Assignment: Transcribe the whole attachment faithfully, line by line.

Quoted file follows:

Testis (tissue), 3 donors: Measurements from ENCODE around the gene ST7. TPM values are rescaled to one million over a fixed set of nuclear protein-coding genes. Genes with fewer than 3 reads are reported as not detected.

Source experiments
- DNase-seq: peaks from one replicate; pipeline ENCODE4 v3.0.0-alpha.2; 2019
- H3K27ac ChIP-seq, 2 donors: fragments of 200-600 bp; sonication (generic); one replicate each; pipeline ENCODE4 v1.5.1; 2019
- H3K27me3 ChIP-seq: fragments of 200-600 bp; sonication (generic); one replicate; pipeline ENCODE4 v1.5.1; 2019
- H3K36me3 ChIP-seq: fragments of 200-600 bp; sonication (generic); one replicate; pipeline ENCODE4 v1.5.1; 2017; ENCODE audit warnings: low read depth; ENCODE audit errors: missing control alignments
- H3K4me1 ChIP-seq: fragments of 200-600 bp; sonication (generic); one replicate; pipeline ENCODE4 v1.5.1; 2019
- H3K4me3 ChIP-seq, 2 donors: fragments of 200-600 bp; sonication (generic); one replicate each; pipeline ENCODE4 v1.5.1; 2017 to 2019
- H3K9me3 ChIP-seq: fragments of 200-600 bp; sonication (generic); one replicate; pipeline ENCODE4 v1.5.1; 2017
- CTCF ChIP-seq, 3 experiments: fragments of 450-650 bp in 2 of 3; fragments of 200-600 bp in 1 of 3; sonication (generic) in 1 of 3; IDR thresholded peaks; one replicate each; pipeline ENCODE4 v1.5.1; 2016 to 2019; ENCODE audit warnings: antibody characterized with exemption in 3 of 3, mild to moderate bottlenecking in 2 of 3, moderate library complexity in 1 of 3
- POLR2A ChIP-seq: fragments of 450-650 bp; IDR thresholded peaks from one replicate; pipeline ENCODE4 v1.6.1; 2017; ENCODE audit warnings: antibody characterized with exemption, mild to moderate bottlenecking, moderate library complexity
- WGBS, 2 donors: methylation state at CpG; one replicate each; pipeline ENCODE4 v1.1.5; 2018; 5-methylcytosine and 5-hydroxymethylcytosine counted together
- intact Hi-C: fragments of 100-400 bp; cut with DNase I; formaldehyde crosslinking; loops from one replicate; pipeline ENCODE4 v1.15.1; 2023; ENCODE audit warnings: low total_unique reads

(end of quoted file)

Testis (tissue), 3 donors: Measurements from ENCODE around the gene ST7. TPM values are rescaled to one million over a fixed set of nuclear protein-coding genes. Genes with fewer than 3 reads are reported as not detected.

Source experiments
- DNase-seq: peaks from one replicate; pipeline ENCODE4 v3.0.0-alpha.2; 2019
- H3K27ac ChIP-seq, 2 donors: fragments of 200-600 bp; sonication (generic); one replicate each; pipeline ENCODE4 v1.5.1; 2019
- H3K27me3 ChIP-seq: fragments of 200-600 bp; sonication (generic); one replicate; pipeline ENCODE4 v1.5.1; 2019
- H3K36me3 ChIP-seq: fragments of 200-600 bp; sonication (generic); one replicate; pipeline ENCODE4 v1.5.1; 2017; ENCODE audit warnings: low read depth; ENCODE audit errors: missing control alignments
- H3K4me1 ChIP-seq: fragments of 200-600 bp; sonication (generic); one replicate; pipeline ENCODE4 v1.5.1; 2019
- H3K4me3 ChIP-seq, 2 donors: fragments of 200-600 bp; sonication (generic); one replicate each; pipeline ENCODE4 v1.5.1; 2017 to 2019
- H3K9me3 ChIP-seq: fragments of 200-600 bp; sonication (generic); one replicate; pipeline ENCODE4 v1.5.1; 2017
- CTCF ChIP-seq, 3 experiments: fragments of 450-650 bp in 2 of 3; fragments of 200-600 bp in 1 of 3; sonication (generic) in 1 of 3; IDR thresholded peaks; one replicate each; pipeline ENCODE4 v1.5.1; 2016 to 2019; ENCODE audit warnings: antibody characterized with exemption in 3 of 3, mild to moderate bottlenecking in 2 of 3, moderate library complexity in 1 of 3
- POLR2A ChIP-seq: fragments of 450-650 bp; IDR thresholded peaks from one replicate; pipeline ENCODE4 v1.6.1; 2017; ENCODE audit warnings: antibody characterized with exemption, mild to moderate bottlenecking, moderate library complexity
- WGBS, 2 donors: methylation state at CpG; one replicate each; pipeline ENCODE4 v1.1.5; 2018; 5-methylcytosine and 5-hydroxymethylcytosine counted together
- intact Hi-C: fragments of 100-400 bp; cut with DNase I; formaldehyde crosslinking; loops from one replicate; pipeline ENCODE4 v1.15.1; 2023; ENCODE audit warnings: low total_unique reads